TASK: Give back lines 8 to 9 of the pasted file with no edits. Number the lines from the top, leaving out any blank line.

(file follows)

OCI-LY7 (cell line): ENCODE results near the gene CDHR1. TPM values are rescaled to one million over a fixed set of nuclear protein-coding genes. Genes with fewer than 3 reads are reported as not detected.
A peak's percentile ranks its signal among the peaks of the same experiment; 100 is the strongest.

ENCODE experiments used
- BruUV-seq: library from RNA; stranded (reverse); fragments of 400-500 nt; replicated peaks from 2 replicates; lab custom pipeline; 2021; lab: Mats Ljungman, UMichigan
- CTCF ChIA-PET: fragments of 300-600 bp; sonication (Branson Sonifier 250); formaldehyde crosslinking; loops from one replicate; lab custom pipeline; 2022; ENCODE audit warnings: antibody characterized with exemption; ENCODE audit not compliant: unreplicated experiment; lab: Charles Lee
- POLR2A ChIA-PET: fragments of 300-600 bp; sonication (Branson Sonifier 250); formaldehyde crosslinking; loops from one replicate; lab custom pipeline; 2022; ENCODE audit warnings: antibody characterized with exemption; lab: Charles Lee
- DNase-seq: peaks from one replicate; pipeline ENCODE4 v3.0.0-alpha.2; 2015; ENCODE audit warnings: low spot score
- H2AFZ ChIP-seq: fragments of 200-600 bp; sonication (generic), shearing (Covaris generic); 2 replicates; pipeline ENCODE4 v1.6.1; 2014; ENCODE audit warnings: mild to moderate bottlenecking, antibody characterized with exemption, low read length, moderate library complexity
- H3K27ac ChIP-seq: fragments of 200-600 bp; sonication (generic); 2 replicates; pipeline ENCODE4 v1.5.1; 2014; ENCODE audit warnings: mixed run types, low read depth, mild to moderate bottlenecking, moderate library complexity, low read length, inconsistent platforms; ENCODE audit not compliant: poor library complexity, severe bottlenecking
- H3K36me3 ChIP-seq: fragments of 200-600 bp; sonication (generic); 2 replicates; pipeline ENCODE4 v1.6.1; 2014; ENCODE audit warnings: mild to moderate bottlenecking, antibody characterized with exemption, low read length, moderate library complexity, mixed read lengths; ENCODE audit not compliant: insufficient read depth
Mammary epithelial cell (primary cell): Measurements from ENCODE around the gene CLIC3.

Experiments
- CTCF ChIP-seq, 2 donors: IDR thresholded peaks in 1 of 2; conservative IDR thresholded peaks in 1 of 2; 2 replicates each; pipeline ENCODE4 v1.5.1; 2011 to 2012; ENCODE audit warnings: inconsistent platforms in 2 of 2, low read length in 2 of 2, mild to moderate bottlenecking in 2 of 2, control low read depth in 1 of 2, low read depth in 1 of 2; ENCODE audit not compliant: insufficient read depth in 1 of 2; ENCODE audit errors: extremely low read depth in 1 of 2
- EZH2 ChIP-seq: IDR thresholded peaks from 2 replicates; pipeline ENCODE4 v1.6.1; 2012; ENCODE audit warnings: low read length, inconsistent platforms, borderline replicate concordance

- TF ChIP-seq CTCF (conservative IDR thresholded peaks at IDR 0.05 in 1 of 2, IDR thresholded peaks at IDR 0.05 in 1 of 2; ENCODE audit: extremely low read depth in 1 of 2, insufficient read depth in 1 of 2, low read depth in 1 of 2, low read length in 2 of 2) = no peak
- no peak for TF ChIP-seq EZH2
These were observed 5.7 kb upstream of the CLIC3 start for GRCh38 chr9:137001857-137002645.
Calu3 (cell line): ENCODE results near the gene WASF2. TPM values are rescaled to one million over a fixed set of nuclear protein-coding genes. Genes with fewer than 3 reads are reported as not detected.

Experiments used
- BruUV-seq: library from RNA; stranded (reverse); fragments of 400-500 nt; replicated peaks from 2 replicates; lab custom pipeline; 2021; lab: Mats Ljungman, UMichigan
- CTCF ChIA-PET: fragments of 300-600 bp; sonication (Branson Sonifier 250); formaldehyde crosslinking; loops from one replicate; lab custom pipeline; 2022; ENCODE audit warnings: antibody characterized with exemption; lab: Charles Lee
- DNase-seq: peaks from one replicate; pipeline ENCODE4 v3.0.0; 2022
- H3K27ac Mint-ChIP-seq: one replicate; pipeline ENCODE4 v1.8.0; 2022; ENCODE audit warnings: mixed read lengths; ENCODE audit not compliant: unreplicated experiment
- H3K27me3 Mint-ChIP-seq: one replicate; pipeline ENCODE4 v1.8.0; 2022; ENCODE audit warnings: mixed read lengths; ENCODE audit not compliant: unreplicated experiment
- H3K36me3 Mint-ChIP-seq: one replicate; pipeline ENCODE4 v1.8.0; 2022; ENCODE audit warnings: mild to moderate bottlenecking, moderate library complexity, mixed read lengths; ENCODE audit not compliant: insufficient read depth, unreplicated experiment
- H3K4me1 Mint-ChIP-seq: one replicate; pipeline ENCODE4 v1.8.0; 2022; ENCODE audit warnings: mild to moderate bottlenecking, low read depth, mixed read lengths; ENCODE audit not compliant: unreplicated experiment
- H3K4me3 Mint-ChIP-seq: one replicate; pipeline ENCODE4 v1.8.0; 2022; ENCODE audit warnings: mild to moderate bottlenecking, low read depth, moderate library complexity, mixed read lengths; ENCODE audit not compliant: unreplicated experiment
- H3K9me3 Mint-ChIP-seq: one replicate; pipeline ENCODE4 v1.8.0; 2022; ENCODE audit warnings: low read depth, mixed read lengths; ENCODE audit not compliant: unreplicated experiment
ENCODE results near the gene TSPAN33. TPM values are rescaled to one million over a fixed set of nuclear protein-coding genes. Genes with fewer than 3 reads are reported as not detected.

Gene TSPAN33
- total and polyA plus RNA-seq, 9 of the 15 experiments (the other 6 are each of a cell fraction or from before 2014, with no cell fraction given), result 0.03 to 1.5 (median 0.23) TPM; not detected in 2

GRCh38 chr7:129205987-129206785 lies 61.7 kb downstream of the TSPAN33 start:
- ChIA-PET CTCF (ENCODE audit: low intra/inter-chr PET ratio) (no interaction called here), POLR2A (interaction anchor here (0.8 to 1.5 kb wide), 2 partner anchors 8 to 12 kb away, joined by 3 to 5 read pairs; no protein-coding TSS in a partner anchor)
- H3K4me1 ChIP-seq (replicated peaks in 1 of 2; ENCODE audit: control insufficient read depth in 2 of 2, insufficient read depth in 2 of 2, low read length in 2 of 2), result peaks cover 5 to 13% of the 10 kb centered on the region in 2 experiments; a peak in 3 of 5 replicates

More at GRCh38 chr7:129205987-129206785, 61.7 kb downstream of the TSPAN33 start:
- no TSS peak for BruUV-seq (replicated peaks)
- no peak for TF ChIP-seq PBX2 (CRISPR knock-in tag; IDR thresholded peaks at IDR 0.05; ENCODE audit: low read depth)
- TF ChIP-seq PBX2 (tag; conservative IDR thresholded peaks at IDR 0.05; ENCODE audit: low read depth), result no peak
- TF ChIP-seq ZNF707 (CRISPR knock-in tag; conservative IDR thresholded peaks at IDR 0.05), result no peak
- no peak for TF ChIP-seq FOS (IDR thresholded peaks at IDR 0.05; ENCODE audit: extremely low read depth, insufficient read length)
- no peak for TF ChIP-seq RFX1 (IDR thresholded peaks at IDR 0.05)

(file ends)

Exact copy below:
- H2AFZ ChIP-seq: fragments of 200-600 bp; sonication (generic), shearing (Covaris generic); 2 replicates; pipeline ENCODE4 v1.6.1; 2014; ENCODE audit warnings: mild to moderate bottlenecking, antibody characterized with exemption, low read length, moderate library complexity
- H3K27ac ChIP-seq: fragments of 200-600 bp; sonication (generic); 2 replicates; pipeline ENCODE4 v1.5.1; 2014; ENCODE audit warnings: mixed run types, low read depth, mild to moderate bottlenecking, moderate library complexity, low read length, inconsistent platforms; ENCODE audit not compliant: poor library complexity, severe bottlenecking